The Sheffield Wednesday manager, Garry Monk, has given his version of how the recruitment process works at Hillsborough – and insisted that he did have an input in each of the Owls’ January deals.
Monk brought in Alessio da Cruz, Connor Wickham and Josh Windass – who played under his close friend James Beattie at Accrington Stanley – on loans until the end of the season.
But the trio have not always been the first names on the 40-year-old’s teamsheet – something he has repeatedly put down to a lack of match practice.
Despite that, some Wednesday fans have questioned the amount of involvement had by Monk away from the pitch, with the continued presence of Amadeu Paixao, the Portuguese agent (seen below, far left) who is rumoured to advise the Owls chairman Dejphon Chansiri, a particular concern.
And the former Leeds United boss revealed at the weekend that he has had to respect certain decisions made by the club, which led to a grilling from the BBC’s Mike McCarthy at Tuesday’s pre-Manchester City press conference – at which Paixao’s name was not mentioned.
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Asked how many parties make up the recruitment process at Wednesday, Monk replied via the club’s official Facebook account:
You have the recruitment department (David Downes and Dean Hughes), you have the owner (Chansiri) and you have myself on the football side of it. That’s who’s involved in that process. My side of it is to give my view on the football side of it and (where) I feel the squad’s at and what could help it, ins and outs and that type of thing. You have the recruitment department who are obviously out there assessing players, watching and analysing for those specific needs or specific areas and then you have the owner and the club, that side of it, the financial side of it, who take care of that side of it. That’s how it works, that’s how, generally, it works at every club.
Monk was also asked: Who are the key people?
I think it’s an accumulation of the three. Ultimately, the club will have the final say. And it will always come down to the financial detail and the restrictions financially, whether it’s within the financial parameters you’re working to or not. They will always have the final say, in terms of whether that’s doable or not. In terms of the rest of it, it’s an accumulation of myself on the football side of it, what I feel we need and whether that player you’re recruiting fits into that what you need. And then the recruitment side of it who identify those players and suggest those players from an analytical point of view. But ultimately it will always be the club that have the final decision because it will always come down to a financial decision in the end. You can do all that work and put it there but it will always come down to a financial decision because it’s whether that fits into the financial parameters you’re working to.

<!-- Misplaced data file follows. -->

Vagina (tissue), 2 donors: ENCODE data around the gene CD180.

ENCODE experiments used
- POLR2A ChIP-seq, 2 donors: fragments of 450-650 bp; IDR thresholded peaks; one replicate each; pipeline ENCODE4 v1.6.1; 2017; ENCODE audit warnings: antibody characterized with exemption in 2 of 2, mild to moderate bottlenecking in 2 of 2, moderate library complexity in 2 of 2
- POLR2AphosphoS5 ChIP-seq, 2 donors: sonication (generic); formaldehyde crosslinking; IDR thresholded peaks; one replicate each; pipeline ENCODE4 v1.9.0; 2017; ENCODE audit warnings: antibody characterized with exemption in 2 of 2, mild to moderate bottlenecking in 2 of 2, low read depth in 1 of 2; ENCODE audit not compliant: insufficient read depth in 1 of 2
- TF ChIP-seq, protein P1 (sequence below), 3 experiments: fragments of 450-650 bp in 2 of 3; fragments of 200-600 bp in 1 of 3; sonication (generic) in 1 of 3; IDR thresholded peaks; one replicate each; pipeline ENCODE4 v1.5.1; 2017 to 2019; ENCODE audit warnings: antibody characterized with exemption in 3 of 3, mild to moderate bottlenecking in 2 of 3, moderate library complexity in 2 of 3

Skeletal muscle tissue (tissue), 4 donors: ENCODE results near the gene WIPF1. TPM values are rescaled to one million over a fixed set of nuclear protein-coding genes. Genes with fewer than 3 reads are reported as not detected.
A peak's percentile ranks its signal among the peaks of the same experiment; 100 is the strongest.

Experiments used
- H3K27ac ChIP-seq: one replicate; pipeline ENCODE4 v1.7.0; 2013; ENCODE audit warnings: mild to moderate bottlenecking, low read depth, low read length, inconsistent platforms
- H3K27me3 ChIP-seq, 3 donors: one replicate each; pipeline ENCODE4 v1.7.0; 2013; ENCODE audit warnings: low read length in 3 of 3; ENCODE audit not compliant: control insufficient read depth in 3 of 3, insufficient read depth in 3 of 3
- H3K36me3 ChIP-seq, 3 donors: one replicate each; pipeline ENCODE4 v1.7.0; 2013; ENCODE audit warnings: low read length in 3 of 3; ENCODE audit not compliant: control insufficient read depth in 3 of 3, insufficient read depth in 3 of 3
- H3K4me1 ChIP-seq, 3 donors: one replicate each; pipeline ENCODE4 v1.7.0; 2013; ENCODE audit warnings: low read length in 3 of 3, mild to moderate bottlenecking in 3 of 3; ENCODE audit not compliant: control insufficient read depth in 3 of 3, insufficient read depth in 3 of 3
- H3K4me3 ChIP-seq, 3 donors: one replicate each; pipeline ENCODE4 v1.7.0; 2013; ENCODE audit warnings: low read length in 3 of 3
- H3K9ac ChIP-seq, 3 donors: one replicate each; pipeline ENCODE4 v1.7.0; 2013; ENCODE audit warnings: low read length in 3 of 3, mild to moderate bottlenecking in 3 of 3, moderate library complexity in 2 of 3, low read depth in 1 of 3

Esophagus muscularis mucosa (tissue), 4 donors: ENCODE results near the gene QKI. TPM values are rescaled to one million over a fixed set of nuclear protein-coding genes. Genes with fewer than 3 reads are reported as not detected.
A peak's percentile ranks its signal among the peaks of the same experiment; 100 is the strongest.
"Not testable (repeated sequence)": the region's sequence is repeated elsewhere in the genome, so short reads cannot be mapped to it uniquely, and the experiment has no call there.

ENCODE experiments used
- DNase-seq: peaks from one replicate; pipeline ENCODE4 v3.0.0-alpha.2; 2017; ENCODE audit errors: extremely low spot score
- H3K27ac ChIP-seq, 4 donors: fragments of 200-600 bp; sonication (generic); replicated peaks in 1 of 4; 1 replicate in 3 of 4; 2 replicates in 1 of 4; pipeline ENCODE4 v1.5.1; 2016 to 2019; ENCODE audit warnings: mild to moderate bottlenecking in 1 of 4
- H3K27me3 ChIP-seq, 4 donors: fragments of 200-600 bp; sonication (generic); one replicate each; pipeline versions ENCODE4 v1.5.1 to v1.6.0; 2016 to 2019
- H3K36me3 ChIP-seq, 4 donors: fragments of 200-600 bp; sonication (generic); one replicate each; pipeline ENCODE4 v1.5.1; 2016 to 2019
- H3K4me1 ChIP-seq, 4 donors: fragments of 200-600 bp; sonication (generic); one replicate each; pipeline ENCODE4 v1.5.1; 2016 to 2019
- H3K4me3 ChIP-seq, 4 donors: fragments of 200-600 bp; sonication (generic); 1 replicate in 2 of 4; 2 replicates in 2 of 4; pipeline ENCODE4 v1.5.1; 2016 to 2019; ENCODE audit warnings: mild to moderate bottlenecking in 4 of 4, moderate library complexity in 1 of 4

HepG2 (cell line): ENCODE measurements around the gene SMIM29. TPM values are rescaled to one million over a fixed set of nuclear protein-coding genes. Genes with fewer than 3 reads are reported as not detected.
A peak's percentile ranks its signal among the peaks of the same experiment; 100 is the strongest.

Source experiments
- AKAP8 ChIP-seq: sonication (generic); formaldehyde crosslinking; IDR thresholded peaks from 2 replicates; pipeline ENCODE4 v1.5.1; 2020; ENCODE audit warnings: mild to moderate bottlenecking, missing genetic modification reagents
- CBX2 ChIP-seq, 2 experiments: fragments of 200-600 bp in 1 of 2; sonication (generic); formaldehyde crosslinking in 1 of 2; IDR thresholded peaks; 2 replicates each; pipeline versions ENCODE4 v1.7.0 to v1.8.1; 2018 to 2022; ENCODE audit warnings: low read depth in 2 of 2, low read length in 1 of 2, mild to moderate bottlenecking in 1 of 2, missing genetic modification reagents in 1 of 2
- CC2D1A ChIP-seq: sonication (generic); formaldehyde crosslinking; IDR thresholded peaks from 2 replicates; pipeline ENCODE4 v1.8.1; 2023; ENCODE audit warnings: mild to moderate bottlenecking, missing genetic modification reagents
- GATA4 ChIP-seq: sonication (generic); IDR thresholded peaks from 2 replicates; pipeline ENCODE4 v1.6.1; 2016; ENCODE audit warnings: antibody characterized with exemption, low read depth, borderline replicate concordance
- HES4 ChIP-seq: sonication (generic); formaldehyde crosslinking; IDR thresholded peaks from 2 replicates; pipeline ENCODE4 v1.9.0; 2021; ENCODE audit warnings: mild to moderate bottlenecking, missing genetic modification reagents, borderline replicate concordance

Then: How crucial was he to Wednesday’s January deals?
Of course, I wouldn’t agree to a player that I didn’t think could help us, or give my opinion on that. So, yeah, in terms of the three lads that came in, they came with understanding from the recruitment side of it, understanding from my side, can they fit in to help us, and yeah, of course, then it’s for the club to agree, which obviously was within the parameters we could do and, like I said, all of that process was agreed.
Regarding the comments he made at the weekend, Monk said:
Look, we’re not all going to agree on everything. I give my opinion, the recruitment (team) will give their opinion and the club will give their opinion. That’s the way of the world. I’m not unhappy with anything. We can all think different things and all think things can be done this or that way, or (we) could have done a little bit more on that. Everyone will have that opinion. But at the end of the day, we did what we could do. As I said, it will always come down to a club decision and that will always mostly be from a financial point of view, whether that’s a player leaving, if that financially makes sense and if that’s enough for the club, and coming in, if that’s affordable for a club. So those things are always going to be decided by the club. That’s the same at every single club that I know of and whether you agree with them or not, that’s just part of the process.
After being pressed on outgoings, or the lack thereof, at Hillsborough in January, Monk sought to put an end to McCarthy’s line of questioning.
“At the end of the day, I’m not here to discuss the club,” he said. “My priority is winning games.”
The former Sheffield Wednesday centre-back did, however, insist that there is a time and a place for such discussions and that the issue can be revisited at a later date.